Is your social media strategy starting to feel a bit stale? Do you feel like you are running out of content to post? More importantly, are you having difficulty connecting with your audience?
We’ve got a solution. User-generated content (referred to in the marketing world as simply “UGC”) is any type of content that is created for a brand by its fans—and then often promoted on social media platforms.
In other words, it’s a win-win for all parties involved. The brand gets free content and promotion, while the users get their content promoted (by the brand) and oftentimes the chance of receiving an award at the end.
Plus, consumers trust peer recommendations more than any other type of advertising, so your audience is more likely to trust your brand if the content is user-generated.
But it’s not always as easy as it seems. Carrying out a successful UGC campaign requires a thorough understanding of your audience and a well thought-out strategy.
Stumped on ideas? To get your creative juices flowing, I’ve compiled a list of five UGC campaigns that killed it, each of which relied on a unique strategy to drive success.
1. Starbucks: White Cup Contest
As one of the largest coffee chains in the world, it’s no surprise that Starbucks knows how to launch a good campaign.
In April 2014, Starbucks turned to their fans to get their next cup design, asking customers to draw on Starbucks cups, take pictures of the cups, and then post those pictures to social media with the hashtag #WhiteCupContest. The winning entry would become a limited edition Starbucks cup.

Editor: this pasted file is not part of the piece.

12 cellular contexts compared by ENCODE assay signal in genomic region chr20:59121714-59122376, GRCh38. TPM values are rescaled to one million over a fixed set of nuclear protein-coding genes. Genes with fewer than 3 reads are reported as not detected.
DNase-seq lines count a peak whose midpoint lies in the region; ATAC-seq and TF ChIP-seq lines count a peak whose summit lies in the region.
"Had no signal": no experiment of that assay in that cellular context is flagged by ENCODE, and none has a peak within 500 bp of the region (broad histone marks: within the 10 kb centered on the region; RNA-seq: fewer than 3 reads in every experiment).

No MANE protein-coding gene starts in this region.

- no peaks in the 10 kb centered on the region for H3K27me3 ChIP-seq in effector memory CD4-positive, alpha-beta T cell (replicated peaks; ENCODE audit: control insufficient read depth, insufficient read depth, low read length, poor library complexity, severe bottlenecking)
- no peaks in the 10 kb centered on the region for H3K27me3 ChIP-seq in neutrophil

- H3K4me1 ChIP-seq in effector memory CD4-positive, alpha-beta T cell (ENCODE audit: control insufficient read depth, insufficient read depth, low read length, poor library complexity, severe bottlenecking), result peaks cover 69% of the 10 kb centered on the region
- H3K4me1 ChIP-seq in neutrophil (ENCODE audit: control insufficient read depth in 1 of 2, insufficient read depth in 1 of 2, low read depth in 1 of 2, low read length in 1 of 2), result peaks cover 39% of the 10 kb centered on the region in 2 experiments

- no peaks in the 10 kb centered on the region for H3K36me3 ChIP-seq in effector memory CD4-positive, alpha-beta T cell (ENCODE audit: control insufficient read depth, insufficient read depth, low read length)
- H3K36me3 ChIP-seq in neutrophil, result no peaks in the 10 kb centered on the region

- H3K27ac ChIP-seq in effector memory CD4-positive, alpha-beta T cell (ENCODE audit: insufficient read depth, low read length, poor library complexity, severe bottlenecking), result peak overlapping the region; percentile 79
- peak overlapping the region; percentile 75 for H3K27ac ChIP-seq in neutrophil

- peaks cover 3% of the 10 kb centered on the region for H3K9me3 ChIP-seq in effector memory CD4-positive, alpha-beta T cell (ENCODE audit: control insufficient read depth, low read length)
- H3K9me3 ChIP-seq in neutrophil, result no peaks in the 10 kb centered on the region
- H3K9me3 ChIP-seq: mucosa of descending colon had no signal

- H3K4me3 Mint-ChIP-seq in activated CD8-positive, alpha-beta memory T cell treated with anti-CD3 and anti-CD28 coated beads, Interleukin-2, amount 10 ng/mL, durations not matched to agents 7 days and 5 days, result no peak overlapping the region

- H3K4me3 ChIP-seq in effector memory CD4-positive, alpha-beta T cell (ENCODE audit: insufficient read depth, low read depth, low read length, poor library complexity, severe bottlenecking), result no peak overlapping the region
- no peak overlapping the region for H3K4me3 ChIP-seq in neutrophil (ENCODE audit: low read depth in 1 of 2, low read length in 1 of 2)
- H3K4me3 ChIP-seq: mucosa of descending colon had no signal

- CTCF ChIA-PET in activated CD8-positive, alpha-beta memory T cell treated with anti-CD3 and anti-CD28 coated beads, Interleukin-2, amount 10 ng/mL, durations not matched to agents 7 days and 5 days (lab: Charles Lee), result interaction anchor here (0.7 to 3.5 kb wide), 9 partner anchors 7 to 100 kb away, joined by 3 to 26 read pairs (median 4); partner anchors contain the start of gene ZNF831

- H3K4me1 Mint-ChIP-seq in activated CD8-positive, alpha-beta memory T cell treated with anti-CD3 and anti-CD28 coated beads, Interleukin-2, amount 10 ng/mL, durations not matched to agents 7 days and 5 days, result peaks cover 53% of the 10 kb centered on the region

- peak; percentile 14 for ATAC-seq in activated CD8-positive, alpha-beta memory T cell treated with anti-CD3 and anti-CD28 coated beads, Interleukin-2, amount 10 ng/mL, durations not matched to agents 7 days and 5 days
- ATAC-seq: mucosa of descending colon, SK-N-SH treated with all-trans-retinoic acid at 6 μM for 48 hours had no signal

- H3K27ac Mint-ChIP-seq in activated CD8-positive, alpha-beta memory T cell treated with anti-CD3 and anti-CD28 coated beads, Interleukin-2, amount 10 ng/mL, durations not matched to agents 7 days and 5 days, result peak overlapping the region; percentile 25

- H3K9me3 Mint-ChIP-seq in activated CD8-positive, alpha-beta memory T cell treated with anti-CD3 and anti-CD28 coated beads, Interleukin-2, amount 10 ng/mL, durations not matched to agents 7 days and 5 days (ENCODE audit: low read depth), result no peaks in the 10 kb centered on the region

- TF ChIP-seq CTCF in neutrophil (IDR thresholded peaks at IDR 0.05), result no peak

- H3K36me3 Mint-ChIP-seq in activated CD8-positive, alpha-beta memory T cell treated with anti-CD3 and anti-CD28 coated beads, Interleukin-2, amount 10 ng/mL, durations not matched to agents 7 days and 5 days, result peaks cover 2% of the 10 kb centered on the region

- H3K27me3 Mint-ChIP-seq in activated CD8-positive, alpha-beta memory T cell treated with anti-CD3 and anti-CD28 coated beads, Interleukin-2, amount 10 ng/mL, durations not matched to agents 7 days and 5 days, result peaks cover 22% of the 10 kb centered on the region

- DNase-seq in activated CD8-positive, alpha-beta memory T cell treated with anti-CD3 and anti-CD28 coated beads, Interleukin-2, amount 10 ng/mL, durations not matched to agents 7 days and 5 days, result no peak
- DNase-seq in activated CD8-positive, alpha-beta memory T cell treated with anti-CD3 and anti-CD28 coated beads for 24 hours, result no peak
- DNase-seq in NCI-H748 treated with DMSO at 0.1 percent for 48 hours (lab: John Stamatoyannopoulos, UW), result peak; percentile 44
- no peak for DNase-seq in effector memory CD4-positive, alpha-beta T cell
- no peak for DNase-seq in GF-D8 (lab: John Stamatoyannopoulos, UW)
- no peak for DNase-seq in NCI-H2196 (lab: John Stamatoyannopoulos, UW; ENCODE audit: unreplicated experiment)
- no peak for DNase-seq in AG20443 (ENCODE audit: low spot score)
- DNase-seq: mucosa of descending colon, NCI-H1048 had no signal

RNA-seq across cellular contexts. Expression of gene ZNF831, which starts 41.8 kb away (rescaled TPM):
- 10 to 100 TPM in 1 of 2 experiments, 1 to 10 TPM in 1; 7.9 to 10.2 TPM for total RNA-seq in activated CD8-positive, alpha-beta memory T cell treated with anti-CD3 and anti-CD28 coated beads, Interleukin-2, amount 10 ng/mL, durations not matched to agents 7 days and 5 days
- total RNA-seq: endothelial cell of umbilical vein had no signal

Result: Nearly 4,000 submissions in the first three weeks. And the 21-year old woman who ended up winning the contest says that she now has her own business with nearly 27,000 followers (as of August 7, 2015).
Key Takeaway: Find a way to make a profit from user-generated content, by turning it into something that you can sell or repurpose at the end of the campaign.
2. National Geographic: Wanderlust Contest
In June of 2015, National Geographic began their “Wanderlust Contest,” which encouraged users to post photos with the #WanderlustContest hashtag, for the chance to win a National Geographic photo expedition to Yosemite National Park.
The photos were (and still are) featured on their website, available in slideshow format. Upon clicking on the photo, viewers can not only like, comment on or share the photo, but they can also say what they like about it. Beneath the photo caption and description is the question: “What makes this photo great?” And visitors can click on one or all of the following: Composition, Lighting, Creativity, Story.
Result: The #WanderlustContest hashtag generates a whopping 57,705 posts to date.
Key Takeaway: Don’t limit UGC to just social media. Expand to other platforms. Capitalize on the fact that visitors will spend 90% more time on a website if that site has UGC content, and use your site as another platform to showcase the work of your users.
3. Loews Hotels: Travel For Real
In 2015, Loews Hotels had the brilliant idea to launch a campaign (which is still going on) that completely defied the norm. With their caption, “Because nobody tells our story better than you,” Loews Hotels created a campaign that encouraged its guests to share their experiences at Loews Hotels using the hashtag #TravelForReal. The resulting photos were then used not only for Loews’ social media, but for their website and even their print advertising, as well.
All images used were original, with no retouching whatsoever. Photos include everything from the Loews Hollywood hotel at sunset to a table with a bottle of champagne and the words spelled out, “Will you marry me?”
With the snap of a photo and the use of one hashtag, Loews’ guests became the models for the luxury hotel’s multi-platform advertising. The goal was to get authentic content and to show what it is really like to stay at Loews Hotels.